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The crowd came trickling in as the sky progressed from a dull grey to an indigo, then pitch black. At our sixth Mehfil@Prithvi we had chosen an eclectic mix of poets and their poems. The idea was to listen to Urdu and enjoy its sound through poetry recitation. These recitations were done by our team, which included Shama Zaidi (Apa), Suhail Warsi, Salim Arif and our guest Ayesha Raza. We hand picked Poets like Mir Taqi Mir, Naser Akhbarabadi, Faiz Ahmed Faiz, Daagh Dehlvi and Akhtar Allahabadi.

The evening started with Ayesha Raza reading some works of Mir Taqi Mir. Some familiar poems got a lot of nods and the enthralled audience appreciated some unfamiliar ones. One excerpt of a poem read out is given below:
Ibtadaae ishq hai rota hai kya,
aage aage dekhye hota hai kya.
It is only the beginning of love, why groan.
Wait and see what happens to you as you move onward.

Some interesting information was brought to the surface like Ghalib admired Mir and his work immensely. A couplet by Ghalib read out gracefully by Urduwali Priya explained this.
‘Reekhtay kay tumhi ustaad nahi ho Ghalib
Kehte hain agle zamane me koi Mir bhi tha’

You are not the only master of Urdu,
,They say there used to be a Mir in the past.

We were explained that in most Urdu poetry, the writer always includes his name in the last couplet of the poem. This was like a signature to know that the poem belongs to him even if someone else was reciting it. We Indian have a long lineage of the verbal tradition where information was passed through speech rather than written down, hence this method was useful.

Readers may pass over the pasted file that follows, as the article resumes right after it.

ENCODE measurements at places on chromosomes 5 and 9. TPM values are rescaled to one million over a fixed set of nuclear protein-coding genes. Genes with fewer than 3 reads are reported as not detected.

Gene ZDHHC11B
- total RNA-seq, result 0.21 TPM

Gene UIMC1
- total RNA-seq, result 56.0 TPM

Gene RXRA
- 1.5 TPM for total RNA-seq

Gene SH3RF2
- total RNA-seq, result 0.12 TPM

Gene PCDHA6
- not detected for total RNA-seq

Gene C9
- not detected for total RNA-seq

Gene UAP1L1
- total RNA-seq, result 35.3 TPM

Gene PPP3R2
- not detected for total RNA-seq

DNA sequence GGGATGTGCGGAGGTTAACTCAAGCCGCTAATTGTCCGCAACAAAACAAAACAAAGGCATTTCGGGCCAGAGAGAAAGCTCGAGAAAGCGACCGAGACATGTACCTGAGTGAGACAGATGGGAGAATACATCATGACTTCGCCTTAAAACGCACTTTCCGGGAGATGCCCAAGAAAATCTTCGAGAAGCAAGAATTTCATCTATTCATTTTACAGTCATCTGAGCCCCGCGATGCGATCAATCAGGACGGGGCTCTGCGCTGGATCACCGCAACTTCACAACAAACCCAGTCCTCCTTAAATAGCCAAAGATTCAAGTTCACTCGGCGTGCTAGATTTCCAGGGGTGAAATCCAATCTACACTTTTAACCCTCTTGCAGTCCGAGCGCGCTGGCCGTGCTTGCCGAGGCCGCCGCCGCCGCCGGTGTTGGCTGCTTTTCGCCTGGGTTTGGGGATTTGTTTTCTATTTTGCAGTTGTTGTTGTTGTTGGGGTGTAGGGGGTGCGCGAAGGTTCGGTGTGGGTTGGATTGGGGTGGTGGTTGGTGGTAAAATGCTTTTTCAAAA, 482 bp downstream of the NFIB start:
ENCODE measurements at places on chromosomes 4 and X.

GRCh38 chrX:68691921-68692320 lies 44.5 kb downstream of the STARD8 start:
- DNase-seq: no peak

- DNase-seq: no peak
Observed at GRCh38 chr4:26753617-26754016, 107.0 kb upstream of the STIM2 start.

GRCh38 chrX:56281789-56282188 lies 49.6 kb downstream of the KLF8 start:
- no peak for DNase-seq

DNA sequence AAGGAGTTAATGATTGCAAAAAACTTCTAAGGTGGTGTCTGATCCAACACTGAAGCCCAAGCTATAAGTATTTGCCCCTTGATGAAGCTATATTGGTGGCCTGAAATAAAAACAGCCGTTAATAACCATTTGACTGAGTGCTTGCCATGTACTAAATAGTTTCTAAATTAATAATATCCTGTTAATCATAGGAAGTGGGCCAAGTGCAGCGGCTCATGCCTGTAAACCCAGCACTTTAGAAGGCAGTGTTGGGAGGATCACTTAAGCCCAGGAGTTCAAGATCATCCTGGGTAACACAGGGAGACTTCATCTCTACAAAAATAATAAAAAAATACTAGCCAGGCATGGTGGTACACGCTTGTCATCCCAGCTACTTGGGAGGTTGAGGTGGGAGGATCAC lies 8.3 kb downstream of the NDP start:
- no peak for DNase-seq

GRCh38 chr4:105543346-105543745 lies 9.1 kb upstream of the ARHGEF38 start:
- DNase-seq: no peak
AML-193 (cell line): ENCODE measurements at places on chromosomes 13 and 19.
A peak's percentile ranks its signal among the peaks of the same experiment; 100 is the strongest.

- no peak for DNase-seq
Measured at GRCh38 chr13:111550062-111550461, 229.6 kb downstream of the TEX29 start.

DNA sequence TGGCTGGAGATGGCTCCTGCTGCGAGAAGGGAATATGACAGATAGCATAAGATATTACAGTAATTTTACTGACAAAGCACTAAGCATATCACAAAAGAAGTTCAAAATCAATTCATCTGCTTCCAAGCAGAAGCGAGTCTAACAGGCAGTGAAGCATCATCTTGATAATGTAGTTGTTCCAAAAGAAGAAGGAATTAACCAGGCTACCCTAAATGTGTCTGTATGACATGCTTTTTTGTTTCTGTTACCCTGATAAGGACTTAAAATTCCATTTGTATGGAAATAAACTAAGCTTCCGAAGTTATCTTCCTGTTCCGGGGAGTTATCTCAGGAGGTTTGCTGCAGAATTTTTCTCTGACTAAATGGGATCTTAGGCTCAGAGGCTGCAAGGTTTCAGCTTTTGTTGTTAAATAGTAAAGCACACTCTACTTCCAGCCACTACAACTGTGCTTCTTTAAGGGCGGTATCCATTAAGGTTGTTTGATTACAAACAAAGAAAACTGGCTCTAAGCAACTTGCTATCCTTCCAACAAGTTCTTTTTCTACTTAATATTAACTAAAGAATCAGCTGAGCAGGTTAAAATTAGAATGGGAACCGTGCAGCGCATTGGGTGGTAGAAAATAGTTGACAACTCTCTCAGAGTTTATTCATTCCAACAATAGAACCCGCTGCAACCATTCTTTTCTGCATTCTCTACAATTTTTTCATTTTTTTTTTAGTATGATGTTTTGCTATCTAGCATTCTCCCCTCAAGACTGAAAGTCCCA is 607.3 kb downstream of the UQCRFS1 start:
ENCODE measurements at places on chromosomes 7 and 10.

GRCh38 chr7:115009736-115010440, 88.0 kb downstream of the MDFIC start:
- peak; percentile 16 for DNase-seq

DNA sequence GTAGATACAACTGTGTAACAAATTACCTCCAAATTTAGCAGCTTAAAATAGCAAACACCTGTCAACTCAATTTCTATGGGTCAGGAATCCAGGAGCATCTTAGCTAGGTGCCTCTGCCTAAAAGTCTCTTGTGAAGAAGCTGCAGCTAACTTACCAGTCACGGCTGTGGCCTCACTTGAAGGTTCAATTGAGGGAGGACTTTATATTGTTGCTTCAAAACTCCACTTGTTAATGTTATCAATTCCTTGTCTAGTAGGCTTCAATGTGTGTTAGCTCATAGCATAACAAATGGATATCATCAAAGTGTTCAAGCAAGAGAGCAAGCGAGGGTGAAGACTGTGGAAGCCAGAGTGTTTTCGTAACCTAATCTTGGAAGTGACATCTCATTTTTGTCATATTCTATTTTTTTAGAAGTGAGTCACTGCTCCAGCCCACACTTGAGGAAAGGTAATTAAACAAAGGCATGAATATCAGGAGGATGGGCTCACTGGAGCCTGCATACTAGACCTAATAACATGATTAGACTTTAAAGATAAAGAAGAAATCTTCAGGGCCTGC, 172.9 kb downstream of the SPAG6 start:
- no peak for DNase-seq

We played Mir’s poem ‘ dekhai diye yun’ from the film Bazaar.

Suhail Warsi took the audience into the world of Naser Akhbarabadi. His clear diction and fluent ease of recitation captivated the audience. He explained difficult words as he went along making Naser Akhbarabadi and Nazm’s a delightful experience. He explicitly explained the difference between Nazm and Ghazal. He said Nazm is a poem dealing with a single thought or subject whereas a Ghazal is a poem containing minimum 5 verses and maximum 25. The opening verse of the Ghazal is called Matla and both hemistiches rhyme with one another. The last verse of the Ghazal is called Maqta, which usually contains the penname of the poet.

Suhail moved to Daag Dehlvi, where he read out some more poems enriching the evening and then we took a break for people to sip on chai and absorb themselves in what had unfolded.

We commenced our next half with Shama Zaidi (Apa) bringing out the aspect of humour in Urdu poetry. She spoke about Akhtar Allahabadi and read out some of his works. We played a song sung by KL Sehgal called “Duniya Mein Hoon.”

We then moved on to Faiz Ahmed Faiz, Salim Arif took us through Faiz’ s indelible work, He read out some poems and we also played an audio clip, which had Faiz reciting his own poems. This was appreciated by the audience.

What made this session different from our previous sessions is that we only played audio clips. The evening saw good audience participation and people were earning for more even after we wrapped up. We promised to come back with a juicier session next month with the theme – The Indian Independence. Many clips and poems that were discussed in the Mehfil will appear on our blog.